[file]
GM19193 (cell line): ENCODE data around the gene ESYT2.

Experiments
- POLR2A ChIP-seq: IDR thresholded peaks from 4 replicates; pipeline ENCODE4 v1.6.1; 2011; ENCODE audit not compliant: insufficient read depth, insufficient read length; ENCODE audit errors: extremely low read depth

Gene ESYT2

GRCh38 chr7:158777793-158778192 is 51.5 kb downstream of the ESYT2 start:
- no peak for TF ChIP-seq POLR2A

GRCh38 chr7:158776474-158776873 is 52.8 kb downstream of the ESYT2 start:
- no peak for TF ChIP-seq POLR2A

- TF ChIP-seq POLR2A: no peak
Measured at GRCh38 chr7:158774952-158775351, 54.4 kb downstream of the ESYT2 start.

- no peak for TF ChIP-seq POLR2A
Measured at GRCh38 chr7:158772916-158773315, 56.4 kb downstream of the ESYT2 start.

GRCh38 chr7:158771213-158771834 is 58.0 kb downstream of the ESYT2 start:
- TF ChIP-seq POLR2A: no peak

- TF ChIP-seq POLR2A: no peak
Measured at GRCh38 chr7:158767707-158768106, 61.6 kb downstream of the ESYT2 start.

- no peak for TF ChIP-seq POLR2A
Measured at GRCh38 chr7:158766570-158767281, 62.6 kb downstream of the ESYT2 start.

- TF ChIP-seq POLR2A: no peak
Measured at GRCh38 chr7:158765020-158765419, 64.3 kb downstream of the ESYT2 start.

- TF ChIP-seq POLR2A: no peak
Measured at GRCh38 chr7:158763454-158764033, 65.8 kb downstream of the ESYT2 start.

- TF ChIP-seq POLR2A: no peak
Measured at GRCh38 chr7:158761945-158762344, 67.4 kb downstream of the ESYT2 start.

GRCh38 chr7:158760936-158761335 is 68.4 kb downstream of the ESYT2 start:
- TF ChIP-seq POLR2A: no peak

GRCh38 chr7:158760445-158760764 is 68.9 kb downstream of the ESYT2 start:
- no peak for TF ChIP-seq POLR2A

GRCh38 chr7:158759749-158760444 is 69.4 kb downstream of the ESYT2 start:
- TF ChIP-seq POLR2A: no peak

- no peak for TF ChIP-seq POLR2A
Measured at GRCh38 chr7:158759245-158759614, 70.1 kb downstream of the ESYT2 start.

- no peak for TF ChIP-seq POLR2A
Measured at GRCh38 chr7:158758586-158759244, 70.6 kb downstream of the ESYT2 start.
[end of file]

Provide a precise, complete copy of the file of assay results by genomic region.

GM19193 (cell line): ENCODE data around the gene ESYT2.

Experiments
- POLR2A ChIP-seq: IDR thresholded peaks from 4 replicates; pipeline ENCODE4 v1.6.1; 2011; ENCODE audit not compliant: insufficient read depth, insufficient read length; ENCODE audit errors: extremely low read depth

Gene ESYT2

GRCh38 chr7:158777793-158778192 is 51.5 kb downstream of the ESYT2 start:
- no peak for TF ChIP-seq POLR2A

GRCh38 chr7:158776474-158776873 is 52.8 kb downstream of the ESYT2 start:
- no peak for TF ChIP-seq POLR2A

- TF ChIP-seq POLR2A: no peak
Measured at GRCh38 chr7:158774952-158775351, 54.4 kb downstream of the ESYT2 start.

- no peak for TF ChIP-seq POLR2A
Measured at GRCh38 chr7:158772916-158773315, 56.4 kb downstream of the ESYT2 start.

GRCh38 chr7:158771213-158771834 is 58.0 kb downstream of the ESYT2 start:
- TF ChIP-seq POLR2A: no peak

- TF ChIP-seq POLR2A: no peak
Measured at GRCh38 chr7:158767707-158768106, 61.6 kb downstream of the ESYT2 start.

- no peak for TF ChIP-seq POLR2A
Measured at GRCh38 chr7:158766570-158767281, 62.6 kb downstream of the ESYT2 start.

- TF ChIP-seq POLR2A: no peak
Measured at GRCh38 chr7:158765020-158765419, 64.3 kb downstream of the ESYT2 start.

- TF ChIP-seq POLR2A: no peak
Measured at GRCh38 chr7:158763454-158764033, 65.8 kb downstream of the ESYT2 start.

- TF ChIP-seq POLR2A: no peak
Measured at GRCh38 chr7:158761945-158762344, 67.4 kb downstream of the ESYT2 start.

GRCh38 chr7:158760936-158761335 is 68.4 kb downstream of the ESYT2 start:
- TF ChIP-seq POLR2A: no peak

GRCh38 chr7:158760445-158760764 is 68.9 kb downstream of the ESYT2 start:
- no peak for TF ChIP-seq POLR2A

GRCh38 chr7:158759749-158760444 is 69.4 kb downstream of the ESYT2 start:
- TF ChIP-seq POLR2A: no peak

- no peak for TF ChIP-seq POLR2A
Measured at GRCh38 chr7:158759245-158759614, 70.1 kb downstream of the ESYT2 start.

- no peak for TF ChIP-seq POLR2A
Measured at GRCh38 chr7:158758586-158759244, 70.6 kb downstream of the ESYT2 start.